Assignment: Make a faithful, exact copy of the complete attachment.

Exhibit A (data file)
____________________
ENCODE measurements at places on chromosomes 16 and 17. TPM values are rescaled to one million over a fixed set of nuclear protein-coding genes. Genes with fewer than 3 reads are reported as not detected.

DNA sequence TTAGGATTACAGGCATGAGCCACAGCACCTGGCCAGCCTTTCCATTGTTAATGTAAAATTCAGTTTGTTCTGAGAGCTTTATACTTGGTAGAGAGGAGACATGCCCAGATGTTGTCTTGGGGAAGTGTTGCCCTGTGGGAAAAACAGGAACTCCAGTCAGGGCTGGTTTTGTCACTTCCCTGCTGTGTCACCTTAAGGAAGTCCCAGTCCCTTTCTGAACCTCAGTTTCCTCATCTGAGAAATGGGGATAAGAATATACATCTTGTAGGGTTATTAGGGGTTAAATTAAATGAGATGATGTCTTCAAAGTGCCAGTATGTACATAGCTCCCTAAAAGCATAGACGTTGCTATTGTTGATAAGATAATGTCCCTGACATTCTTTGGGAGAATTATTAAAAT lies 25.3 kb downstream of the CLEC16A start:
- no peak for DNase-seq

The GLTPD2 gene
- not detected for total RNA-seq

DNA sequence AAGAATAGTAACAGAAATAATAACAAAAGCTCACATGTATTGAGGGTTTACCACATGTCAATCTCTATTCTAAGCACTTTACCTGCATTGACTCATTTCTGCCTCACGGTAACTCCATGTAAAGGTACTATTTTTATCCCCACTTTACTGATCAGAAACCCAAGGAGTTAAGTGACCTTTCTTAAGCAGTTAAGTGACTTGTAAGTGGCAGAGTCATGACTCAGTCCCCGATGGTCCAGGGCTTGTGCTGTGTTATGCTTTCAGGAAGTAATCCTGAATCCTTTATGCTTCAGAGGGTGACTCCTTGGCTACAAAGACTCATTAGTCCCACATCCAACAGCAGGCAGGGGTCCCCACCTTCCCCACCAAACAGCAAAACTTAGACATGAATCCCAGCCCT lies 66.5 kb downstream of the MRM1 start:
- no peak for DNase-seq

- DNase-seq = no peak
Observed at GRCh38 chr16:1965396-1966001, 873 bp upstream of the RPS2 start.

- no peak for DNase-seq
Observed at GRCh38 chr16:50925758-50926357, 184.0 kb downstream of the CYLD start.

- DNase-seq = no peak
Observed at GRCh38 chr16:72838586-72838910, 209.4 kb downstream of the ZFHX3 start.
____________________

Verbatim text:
ENCODE measurements at places on chromosomes 16 and 17. TPM values are rescaled to one million over a fixed set of nuclear protein-coding genes. Genes with fewer than 3 reads are reported as not detected.

DNA sequence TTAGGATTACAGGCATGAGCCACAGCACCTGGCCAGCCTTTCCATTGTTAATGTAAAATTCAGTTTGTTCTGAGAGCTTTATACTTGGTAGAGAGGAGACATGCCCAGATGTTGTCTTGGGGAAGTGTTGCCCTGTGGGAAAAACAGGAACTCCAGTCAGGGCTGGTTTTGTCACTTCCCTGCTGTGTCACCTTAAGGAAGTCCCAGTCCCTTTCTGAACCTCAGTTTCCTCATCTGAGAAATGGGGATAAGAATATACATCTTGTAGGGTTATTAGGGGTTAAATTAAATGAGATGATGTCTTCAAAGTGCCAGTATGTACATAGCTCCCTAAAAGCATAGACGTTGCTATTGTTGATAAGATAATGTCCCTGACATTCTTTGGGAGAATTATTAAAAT lies 25.3 kb downstream of the CLEC16A start:
- no peak for DNase-seq

The GLTPD2 gene
- not detected for total RNA-seq

DNA sequence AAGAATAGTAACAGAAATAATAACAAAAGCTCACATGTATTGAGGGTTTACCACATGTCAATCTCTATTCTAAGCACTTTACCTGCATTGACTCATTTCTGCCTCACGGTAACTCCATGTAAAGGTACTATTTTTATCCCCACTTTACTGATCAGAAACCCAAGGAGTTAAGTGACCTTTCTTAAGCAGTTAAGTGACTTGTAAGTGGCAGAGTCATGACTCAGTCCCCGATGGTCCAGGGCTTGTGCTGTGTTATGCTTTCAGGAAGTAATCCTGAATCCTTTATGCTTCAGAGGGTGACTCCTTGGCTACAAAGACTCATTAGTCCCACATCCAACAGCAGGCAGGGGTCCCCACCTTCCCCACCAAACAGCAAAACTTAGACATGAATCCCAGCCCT lies 66.5 kb downstream of the MRM1 start:
- no peak for DNase-seq

- DNase-seq = no peak
Observed at GRCh38 chr16:1965396-1966001, 873 bp upstream of the RPS2 start.

- no peak for DNase-seq
Observed at GRCh38 chr16:50925758-50926357, 184.0 kb downstream of the CYLD start.

- DNase-seq = no peak
Observed at GRCh38 chr16:72838586-72838910, 209.4 kb downstream of the ZFHX3 start.